Tonight it was Hisashi Iwakuma - and while he often lacks the King's dramatic flair, Kuma has been just as important to the Mariners of late. Among pitchers with more than 300 IP over the last two years, Felix and Kuma have the third-lowest and seventh-lowest ERAs. By FIP they are second and fifteenth respectively, while by xFIP they are second and eighth. Roenis Elias and Chris Young have been nice surprises, but let's not forget that the Mariners' rotation is fronted by two legitimate aces. Most teams would kill for a pitcher who can go eight innings, get into a single jam, then rear back and tell his opponents to sit their asses down. The Mariners have two.
Tonight's Twin killing moved Iwakuma's lifetime record against Minnesota to 5-0. In those five games, he has a 0.00 ERA. He is the first pitcher since 1966 to allow zero earned runs in each of his first five starts against a team.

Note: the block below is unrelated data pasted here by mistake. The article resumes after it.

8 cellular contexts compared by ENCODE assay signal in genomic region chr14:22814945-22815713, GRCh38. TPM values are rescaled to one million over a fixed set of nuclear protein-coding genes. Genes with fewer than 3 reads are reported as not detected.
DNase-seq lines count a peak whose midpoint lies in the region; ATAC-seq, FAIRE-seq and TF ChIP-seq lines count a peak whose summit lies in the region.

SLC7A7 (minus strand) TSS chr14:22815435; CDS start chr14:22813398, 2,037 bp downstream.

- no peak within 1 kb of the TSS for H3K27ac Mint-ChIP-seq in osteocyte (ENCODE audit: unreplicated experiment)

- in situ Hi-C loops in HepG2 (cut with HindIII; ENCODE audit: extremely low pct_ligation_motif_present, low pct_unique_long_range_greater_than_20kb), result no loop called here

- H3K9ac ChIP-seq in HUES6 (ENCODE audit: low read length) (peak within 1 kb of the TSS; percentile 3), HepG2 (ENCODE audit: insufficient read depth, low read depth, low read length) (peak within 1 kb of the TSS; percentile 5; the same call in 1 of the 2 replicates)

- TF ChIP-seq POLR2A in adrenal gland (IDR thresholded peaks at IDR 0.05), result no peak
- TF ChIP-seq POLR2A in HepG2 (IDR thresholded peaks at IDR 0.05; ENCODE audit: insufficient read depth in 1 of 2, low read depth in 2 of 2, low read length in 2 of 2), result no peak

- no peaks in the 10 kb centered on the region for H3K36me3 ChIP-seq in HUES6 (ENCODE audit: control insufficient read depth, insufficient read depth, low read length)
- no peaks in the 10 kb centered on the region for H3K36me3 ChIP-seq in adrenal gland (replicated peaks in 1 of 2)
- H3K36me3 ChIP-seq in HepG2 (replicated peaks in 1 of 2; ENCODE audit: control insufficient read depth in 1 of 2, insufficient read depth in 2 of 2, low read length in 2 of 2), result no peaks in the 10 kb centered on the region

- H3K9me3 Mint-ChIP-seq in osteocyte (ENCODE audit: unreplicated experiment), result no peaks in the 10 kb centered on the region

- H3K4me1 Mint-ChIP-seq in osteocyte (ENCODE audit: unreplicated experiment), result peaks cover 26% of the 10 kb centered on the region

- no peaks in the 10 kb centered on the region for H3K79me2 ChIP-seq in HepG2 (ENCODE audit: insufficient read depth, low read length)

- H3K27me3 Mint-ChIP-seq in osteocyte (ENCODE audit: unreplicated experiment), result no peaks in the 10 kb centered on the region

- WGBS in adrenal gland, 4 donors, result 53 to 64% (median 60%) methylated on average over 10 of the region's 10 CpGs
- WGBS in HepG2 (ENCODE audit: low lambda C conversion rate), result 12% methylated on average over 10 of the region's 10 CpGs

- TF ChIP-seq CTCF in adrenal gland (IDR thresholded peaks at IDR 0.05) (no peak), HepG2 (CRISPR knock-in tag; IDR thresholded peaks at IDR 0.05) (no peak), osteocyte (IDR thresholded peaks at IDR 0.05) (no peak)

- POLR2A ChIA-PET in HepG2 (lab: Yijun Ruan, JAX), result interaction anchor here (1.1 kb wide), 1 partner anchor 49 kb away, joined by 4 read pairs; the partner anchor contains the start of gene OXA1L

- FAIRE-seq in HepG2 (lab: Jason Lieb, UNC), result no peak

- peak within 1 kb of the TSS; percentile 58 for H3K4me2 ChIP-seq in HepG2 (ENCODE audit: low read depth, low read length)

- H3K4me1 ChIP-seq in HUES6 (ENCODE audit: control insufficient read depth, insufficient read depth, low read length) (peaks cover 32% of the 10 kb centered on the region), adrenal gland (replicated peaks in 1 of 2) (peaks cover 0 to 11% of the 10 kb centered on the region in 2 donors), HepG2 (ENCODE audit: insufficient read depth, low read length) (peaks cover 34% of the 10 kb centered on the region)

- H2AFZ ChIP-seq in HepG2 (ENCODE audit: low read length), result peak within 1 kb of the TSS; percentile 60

Can you imagine this rotation in the playoffs? I can. And it's beautiful.
- It was overshadowed by Iwakuma's brilliance, but the Mariners' bullpen had another fantastic night tonight. Danny Farquhar and Fernando Rodney combined for two perfect innings with four strikeouts, a groundout, and a popout. Since June 6th, the M's 'pen has been the best in the sport, with 1.8 fWAR. That's 0.5 more than the next-best unit. They have a 1.65 ERA over that month-long span. This is crazy, you guys.
- In the top of the fourth inning, after Kendrys Morales reached on Logan Morrison's dropped ball error, the ROOT feed picked up a Mariners fan heckling the ex-M on first. Unlike 99% of ballpark hecklers, this guy actually had amusing things to say. A sampling:
TUCK IN YOUR UNIFORM, KENDRYS! YOUR SHIRT-TAIL IS SHOWING! IT LOOKS SLOPPY. JUST REACH BACK BEHIND YOU AND TUCK IT IN - THERE - ALMOST THERE - OH, NOW IT LOOKS WORSE! COME ON!He stopped shortly thereafter, but it was great while it lasted. We salute you, anonymous hero. Heckle on.